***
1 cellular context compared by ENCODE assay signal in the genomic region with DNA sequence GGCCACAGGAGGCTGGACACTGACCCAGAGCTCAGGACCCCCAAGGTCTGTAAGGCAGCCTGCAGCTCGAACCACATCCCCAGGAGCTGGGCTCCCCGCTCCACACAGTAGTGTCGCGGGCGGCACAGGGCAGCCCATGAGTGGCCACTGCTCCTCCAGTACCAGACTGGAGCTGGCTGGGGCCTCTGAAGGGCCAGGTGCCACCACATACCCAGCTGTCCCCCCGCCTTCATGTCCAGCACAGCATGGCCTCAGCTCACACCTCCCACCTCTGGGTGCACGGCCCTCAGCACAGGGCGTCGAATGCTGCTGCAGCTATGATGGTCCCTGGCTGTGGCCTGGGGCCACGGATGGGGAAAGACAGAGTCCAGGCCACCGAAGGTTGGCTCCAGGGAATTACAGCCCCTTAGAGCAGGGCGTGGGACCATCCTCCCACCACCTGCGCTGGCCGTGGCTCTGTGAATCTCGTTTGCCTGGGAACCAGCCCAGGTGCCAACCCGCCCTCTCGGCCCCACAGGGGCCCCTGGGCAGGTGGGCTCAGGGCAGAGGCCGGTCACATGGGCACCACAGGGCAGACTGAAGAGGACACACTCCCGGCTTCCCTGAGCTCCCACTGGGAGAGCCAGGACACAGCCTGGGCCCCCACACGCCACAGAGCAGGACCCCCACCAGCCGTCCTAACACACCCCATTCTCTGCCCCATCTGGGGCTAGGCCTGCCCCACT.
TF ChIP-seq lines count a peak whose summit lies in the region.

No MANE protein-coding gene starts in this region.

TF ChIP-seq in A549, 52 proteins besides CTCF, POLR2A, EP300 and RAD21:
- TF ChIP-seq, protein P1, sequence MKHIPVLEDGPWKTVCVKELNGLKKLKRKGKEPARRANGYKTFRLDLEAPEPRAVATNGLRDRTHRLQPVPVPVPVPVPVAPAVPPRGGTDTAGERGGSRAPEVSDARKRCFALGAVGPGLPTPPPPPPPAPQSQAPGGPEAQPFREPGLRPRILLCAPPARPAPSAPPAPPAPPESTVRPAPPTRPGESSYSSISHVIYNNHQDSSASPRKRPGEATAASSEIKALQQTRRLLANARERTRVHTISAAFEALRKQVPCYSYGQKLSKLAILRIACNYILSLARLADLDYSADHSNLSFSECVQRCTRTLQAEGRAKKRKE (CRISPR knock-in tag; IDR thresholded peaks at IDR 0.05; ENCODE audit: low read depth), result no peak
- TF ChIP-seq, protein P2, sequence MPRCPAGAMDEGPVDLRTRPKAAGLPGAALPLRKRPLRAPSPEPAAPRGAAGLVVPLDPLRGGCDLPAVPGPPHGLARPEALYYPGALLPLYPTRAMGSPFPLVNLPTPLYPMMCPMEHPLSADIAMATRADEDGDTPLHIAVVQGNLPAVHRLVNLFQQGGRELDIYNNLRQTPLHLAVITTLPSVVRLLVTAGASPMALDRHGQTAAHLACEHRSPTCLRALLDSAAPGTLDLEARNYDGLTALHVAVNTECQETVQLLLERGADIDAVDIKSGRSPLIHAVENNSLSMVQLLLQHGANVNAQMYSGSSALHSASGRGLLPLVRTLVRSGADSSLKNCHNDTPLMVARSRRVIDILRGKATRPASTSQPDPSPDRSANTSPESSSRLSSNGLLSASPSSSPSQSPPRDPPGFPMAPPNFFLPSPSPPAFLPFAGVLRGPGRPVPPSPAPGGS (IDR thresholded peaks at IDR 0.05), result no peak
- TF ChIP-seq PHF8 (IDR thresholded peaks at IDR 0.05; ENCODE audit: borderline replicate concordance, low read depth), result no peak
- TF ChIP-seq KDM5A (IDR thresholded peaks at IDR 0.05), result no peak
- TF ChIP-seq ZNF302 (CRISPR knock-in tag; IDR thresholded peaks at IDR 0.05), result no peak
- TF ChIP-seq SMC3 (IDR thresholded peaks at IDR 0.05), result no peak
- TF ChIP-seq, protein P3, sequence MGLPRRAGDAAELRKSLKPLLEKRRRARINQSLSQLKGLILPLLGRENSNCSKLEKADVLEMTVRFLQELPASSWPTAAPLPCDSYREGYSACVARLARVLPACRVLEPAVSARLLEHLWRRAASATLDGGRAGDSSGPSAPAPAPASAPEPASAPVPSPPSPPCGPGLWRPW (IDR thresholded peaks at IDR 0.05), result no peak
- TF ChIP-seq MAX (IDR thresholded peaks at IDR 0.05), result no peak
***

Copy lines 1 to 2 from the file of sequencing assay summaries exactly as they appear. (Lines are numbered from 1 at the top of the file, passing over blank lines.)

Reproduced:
1 cellular context compared by ENCODE assay signal in the genomic region with DNA sequence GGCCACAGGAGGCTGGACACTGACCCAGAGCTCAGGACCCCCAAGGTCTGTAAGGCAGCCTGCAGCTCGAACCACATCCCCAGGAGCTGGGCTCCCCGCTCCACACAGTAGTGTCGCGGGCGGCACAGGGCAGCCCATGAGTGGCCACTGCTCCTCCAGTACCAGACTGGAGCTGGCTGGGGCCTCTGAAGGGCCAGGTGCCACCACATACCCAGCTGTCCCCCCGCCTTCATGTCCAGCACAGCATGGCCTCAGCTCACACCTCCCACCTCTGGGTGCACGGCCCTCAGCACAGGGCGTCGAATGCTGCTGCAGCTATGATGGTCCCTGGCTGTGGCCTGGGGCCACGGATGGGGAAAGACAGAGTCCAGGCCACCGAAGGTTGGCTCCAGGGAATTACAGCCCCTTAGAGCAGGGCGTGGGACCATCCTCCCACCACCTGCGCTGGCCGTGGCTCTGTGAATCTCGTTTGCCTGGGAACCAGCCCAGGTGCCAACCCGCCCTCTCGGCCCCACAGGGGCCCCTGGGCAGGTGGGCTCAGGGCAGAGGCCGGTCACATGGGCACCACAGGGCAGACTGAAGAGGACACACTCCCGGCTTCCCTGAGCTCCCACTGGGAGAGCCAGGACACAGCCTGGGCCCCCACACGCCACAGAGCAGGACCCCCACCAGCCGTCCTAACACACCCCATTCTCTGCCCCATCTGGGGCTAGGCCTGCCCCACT.
TF ChIP-seq lines count a peak whose summit lies in the region.